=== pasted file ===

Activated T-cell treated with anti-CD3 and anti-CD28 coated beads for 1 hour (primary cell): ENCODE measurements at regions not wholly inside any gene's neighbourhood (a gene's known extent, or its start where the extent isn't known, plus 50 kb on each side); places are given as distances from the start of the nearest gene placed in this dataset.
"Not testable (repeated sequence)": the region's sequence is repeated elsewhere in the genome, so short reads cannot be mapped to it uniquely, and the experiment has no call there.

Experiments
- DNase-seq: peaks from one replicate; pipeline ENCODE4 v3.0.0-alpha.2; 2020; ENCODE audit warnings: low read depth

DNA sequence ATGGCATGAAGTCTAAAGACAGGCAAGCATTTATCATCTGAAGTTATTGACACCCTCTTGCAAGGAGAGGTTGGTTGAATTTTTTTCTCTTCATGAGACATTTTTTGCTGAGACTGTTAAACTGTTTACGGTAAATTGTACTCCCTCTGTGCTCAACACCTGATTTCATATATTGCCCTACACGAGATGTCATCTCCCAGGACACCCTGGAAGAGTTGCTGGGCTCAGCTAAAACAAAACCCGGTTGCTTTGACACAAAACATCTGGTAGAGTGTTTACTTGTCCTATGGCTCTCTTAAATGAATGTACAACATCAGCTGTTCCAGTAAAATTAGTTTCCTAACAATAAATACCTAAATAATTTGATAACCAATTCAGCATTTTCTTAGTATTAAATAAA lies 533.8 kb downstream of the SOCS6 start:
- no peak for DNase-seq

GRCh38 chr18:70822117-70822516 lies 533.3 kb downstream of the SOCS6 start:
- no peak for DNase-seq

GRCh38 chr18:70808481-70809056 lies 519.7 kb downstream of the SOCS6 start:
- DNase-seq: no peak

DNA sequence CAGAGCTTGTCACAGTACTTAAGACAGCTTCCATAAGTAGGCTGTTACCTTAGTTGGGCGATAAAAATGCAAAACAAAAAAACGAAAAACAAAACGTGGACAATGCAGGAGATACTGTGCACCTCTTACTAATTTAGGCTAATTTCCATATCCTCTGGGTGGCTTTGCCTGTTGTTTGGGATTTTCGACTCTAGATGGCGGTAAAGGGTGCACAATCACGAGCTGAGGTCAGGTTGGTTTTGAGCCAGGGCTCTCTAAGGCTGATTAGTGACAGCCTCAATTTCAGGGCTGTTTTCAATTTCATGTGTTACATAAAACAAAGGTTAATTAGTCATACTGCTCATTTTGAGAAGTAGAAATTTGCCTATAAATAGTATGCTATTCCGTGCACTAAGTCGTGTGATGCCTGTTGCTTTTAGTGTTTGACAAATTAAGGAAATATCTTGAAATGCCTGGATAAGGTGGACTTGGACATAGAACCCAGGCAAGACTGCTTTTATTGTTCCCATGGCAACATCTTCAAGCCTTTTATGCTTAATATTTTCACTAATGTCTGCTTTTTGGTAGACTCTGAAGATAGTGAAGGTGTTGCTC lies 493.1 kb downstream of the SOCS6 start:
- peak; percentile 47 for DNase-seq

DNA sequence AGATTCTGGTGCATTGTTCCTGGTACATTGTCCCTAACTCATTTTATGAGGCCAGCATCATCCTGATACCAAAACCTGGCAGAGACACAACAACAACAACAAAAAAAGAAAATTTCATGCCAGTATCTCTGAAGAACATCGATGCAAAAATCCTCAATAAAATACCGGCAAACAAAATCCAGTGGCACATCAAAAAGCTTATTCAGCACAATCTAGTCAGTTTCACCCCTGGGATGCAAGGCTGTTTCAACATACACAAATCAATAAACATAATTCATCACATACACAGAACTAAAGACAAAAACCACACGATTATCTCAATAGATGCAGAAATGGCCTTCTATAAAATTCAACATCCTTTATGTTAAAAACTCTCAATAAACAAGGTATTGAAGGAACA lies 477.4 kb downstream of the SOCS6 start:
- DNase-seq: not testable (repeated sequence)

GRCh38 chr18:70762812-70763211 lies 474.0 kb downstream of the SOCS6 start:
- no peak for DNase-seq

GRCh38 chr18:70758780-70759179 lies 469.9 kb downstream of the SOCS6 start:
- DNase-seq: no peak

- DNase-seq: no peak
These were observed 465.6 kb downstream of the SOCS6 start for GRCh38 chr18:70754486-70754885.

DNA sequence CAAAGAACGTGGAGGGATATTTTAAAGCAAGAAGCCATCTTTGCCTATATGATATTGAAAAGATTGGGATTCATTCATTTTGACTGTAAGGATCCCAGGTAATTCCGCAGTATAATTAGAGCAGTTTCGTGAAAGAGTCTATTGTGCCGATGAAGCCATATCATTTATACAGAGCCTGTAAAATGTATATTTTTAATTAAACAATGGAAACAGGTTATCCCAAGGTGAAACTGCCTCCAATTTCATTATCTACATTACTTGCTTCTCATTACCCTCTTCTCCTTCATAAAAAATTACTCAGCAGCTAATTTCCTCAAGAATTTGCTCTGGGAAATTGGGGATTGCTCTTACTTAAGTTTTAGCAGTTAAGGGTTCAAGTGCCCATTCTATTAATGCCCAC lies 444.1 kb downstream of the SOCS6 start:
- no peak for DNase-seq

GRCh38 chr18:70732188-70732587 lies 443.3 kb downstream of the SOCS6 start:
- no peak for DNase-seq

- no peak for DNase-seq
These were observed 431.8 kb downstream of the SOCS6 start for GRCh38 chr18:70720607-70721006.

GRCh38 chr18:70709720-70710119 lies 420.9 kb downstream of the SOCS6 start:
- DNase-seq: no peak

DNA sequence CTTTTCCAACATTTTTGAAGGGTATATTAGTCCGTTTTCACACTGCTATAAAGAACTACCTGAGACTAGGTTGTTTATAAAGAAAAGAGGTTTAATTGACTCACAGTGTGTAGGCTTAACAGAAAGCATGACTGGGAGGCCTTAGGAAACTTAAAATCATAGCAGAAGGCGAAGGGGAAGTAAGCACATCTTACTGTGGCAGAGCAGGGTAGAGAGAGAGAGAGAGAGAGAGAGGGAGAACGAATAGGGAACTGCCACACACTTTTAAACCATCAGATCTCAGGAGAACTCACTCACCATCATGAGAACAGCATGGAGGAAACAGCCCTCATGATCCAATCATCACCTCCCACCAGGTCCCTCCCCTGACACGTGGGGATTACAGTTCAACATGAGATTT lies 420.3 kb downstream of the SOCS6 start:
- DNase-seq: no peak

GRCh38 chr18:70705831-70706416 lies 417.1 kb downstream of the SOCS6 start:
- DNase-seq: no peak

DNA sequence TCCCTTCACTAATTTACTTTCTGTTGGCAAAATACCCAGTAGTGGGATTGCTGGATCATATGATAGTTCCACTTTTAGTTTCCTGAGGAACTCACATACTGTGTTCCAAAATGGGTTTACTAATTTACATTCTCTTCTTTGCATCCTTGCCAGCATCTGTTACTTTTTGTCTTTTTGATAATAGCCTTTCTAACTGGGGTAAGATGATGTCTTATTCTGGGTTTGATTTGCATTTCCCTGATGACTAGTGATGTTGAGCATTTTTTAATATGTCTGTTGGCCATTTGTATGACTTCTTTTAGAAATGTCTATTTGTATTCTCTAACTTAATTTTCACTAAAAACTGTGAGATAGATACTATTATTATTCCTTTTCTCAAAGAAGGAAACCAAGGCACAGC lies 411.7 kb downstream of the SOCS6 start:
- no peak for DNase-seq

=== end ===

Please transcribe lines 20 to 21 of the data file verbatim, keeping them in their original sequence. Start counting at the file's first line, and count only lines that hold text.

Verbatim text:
These were observed 465.6 kb downstream of the SOCS6 start for GRCh38 chr18:70754486-70754885.

DNA sequence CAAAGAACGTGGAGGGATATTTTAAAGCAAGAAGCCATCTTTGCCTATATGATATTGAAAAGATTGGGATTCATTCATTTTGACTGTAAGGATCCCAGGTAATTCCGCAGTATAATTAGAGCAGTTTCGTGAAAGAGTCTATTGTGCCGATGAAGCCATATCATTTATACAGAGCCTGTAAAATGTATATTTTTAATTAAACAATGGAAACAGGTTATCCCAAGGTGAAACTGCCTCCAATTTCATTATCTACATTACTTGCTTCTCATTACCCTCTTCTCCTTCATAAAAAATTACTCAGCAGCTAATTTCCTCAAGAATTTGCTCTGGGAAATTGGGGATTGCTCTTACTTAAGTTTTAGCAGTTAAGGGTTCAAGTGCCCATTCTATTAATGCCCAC lies 444.1 kb downstream of the SOCS6 start: